It’s just wrong. Secret campaign cash should have no place in our American democracy. But now we are seeing huge sums of money from secret sources going into campaign advertising. Special interests are spending millions and millions of dollars in this election and it threatens to drown out the voices of individual voters. And because of changes in the law, there are no disclosure requirements- even foreign government corporations could be funding these ads.
Last week was a movie and play extravaganza!
Lorraine and I saw three movies and one play on consecutive nights. All four of these attractions were worthwhile, although they were worlds apart in their storyline and dramatic presentation.
1. The Social Network
The story of Mark Zuckerberg, the founder of Facebook, played ably by Jesse Eisenberg. We are thrust into Harvard in 2003 in a dark, melancholy time in Zuckerberg’s life. He is a sophomore on the lowest level of the social stratifications. We see him as super-bright but obnoxious. His jerky actions drive him away from Erica, a lovely, intelligent girl whom he desires. Computers are his life and he speaks like a computer, in short bursts. He is hostile to his environment as a method of self-defense. I was also impressed by the acting of Justin Timberlake who played Sean Parker, founder of Napster. We see the outsider as he succeeds and yet fails.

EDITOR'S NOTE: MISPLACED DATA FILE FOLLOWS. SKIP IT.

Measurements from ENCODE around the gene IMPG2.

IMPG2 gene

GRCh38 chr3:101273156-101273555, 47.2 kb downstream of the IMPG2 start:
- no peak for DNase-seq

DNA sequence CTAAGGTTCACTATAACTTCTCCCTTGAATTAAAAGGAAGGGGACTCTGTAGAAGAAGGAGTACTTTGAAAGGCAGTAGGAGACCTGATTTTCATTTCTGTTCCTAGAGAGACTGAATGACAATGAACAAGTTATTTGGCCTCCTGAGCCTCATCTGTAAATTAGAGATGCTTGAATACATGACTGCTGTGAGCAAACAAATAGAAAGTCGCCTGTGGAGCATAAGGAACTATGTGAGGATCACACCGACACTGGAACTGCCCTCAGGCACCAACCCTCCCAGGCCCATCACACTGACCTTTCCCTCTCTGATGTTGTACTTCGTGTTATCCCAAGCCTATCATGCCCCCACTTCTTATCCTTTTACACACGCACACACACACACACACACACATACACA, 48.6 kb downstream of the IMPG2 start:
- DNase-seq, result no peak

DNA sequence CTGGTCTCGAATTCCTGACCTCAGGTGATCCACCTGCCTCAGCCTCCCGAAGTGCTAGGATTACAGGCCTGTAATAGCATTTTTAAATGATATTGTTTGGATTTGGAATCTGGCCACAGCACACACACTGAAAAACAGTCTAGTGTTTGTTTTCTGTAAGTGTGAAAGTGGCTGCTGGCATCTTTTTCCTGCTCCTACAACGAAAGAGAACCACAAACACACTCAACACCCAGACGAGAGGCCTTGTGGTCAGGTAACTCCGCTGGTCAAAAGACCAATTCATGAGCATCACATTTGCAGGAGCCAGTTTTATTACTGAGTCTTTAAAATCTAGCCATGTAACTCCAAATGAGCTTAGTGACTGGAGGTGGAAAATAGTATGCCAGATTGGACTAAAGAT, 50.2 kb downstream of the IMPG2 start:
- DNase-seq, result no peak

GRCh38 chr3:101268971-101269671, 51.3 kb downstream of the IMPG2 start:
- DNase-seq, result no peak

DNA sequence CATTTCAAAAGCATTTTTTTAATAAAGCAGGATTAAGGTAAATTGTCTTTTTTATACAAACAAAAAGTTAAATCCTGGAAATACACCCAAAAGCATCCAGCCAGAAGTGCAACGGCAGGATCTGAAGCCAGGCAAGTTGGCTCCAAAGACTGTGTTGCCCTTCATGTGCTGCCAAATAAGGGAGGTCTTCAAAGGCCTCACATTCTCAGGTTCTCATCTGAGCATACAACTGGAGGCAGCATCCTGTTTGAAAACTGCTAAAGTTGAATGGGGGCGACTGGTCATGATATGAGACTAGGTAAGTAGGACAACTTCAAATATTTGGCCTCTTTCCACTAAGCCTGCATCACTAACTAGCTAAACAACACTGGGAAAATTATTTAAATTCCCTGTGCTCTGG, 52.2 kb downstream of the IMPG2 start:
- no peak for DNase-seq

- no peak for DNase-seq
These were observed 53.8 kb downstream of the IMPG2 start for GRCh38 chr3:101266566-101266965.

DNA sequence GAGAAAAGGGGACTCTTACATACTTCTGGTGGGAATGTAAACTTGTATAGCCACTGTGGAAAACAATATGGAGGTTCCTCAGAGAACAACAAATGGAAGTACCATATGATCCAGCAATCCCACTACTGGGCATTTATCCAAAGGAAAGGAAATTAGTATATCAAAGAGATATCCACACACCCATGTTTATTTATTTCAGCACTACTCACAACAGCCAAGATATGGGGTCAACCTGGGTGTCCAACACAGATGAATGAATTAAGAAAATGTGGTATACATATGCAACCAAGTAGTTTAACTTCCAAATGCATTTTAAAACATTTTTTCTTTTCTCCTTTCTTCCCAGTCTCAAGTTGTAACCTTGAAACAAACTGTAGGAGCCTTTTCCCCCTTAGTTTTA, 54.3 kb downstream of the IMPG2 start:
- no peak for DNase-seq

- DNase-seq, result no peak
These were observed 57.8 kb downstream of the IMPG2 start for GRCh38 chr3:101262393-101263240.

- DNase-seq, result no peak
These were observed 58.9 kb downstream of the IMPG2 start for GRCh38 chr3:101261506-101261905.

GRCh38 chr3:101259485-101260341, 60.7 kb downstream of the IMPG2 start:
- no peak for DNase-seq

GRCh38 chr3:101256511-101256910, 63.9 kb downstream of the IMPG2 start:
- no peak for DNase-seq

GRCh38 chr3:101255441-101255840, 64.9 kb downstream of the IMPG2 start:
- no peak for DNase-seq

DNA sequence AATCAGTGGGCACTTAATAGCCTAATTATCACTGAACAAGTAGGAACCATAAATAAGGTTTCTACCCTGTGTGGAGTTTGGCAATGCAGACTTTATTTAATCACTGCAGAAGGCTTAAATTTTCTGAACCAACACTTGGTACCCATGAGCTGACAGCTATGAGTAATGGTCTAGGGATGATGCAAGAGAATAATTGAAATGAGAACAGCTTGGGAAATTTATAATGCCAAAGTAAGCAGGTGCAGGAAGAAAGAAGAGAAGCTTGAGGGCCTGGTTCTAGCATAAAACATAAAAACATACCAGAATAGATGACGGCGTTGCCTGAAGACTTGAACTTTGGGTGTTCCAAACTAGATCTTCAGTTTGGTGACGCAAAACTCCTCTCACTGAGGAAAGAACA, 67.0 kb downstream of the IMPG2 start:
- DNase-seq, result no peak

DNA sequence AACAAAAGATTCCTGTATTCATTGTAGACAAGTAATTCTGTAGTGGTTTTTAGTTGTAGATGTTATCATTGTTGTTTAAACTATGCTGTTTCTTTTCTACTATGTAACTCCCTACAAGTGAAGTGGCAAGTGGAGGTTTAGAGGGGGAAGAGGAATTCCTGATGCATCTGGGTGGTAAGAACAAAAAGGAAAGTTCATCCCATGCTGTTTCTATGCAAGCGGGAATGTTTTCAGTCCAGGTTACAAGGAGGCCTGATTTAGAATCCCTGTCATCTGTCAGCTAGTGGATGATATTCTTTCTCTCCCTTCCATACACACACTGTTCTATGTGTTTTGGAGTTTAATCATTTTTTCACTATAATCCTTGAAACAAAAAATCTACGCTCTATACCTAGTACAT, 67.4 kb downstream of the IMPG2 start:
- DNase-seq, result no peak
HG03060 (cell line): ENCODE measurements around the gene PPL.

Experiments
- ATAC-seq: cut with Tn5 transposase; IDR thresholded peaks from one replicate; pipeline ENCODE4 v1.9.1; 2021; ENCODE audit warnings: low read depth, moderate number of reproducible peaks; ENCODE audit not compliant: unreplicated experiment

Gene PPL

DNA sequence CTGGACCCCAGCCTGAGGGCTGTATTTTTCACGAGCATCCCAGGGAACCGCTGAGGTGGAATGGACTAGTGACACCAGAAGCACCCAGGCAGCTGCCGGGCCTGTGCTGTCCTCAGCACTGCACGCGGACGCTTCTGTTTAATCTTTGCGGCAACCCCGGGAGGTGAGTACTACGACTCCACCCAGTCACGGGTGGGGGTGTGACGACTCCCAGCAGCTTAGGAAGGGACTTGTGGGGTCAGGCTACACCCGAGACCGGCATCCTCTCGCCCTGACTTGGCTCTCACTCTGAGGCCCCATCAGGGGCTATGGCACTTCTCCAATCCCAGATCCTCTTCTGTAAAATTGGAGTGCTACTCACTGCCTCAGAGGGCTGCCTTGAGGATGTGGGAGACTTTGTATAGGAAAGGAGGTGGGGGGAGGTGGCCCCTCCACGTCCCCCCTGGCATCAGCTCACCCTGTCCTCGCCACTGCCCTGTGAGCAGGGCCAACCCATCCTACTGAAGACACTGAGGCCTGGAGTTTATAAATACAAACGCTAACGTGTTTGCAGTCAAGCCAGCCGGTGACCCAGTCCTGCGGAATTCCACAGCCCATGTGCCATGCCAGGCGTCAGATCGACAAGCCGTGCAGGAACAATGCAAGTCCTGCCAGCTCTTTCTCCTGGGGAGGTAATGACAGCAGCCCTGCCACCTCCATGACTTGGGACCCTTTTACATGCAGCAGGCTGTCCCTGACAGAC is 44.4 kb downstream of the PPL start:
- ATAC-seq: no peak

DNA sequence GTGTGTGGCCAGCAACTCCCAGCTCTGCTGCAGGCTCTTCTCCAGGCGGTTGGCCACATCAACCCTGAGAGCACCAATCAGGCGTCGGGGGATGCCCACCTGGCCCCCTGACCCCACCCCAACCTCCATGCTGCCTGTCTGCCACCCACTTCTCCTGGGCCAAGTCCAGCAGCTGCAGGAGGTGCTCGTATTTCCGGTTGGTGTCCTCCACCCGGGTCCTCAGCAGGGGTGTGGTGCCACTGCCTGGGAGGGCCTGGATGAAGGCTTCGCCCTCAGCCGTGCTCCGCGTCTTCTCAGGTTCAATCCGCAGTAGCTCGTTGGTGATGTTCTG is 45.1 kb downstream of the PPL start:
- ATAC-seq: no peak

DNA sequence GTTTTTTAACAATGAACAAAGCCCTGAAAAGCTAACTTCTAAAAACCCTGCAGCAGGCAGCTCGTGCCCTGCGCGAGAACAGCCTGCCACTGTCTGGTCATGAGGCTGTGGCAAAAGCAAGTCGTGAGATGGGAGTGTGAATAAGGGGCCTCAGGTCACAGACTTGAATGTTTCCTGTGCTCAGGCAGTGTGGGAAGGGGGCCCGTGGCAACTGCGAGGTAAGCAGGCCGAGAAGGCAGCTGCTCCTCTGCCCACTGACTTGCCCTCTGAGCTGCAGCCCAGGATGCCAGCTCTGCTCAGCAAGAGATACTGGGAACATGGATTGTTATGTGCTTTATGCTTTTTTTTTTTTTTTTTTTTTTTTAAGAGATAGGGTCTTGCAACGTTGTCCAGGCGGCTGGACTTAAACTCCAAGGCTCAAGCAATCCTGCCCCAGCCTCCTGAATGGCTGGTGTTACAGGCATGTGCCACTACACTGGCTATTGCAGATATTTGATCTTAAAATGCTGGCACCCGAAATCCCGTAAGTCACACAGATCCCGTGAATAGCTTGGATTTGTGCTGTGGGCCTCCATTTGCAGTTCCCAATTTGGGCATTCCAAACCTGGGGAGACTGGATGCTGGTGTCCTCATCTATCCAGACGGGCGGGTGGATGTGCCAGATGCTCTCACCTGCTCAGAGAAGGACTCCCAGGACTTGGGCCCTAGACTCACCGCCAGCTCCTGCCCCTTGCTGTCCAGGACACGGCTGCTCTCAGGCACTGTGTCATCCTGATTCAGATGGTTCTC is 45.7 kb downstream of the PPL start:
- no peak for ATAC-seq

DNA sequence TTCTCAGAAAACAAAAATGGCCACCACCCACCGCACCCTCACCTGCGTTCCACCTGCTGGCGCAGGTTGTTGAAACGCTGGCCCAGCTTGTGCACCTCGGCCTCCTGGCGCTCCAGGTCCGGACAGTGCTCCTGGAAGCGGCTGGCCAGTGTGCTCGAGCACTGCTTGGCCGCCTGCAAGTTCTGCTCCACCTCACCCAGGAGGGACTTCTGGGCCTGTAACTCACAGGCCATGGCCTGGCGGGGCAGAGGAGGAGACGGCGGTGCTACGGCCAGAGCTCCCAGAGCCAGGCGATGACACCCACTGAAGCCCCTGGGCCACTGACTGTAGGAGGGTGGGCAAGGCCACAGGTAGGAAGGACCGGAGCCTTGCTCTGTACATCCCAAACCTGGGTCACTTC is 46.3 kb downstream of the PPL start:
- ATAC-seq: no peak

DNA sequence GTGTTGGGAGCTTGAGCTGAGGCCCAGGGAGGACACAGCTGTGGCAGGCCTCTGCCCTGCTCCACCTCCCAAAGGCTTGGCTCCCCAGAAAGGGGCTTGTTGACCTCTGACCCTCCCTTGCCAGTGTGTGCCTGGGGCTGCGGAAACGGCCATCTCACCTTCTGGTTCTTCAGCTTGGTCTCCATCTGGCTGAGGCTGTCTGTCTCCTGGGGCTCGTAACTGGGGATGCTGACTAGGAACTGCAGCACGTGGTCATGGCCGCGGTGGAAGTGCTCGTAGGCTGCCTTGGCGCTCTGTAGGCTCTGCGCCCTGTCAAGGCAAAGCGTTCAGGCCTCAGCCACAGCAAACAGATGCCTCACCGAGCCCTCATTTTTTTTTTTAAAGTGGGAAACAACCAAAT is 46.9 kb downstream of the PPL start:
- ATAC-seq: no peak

2. You Will Meet a Tall Dark Stranger
The old Woody Allen at his storytelling best. His venue is now London. An older couple has divorced after 40 years of marriage. He (Anthony Hopkins) chases and eventually marries a swinging younger girl, and she takes him for a ride. The wife (Gemma Jones), whose sparkling blue eyes represent eternal optimism, believes in fortune telling and seeks the tall, dark stranger. She finds a short, blond man and they go off happily together.
I was intrigued by their daughter (Naomi Watts), who is very beautiful. She is married to Josh Brolin (an unsuccessful novelist.) There is Allen’s usual bitter look at life, but the movie is fun.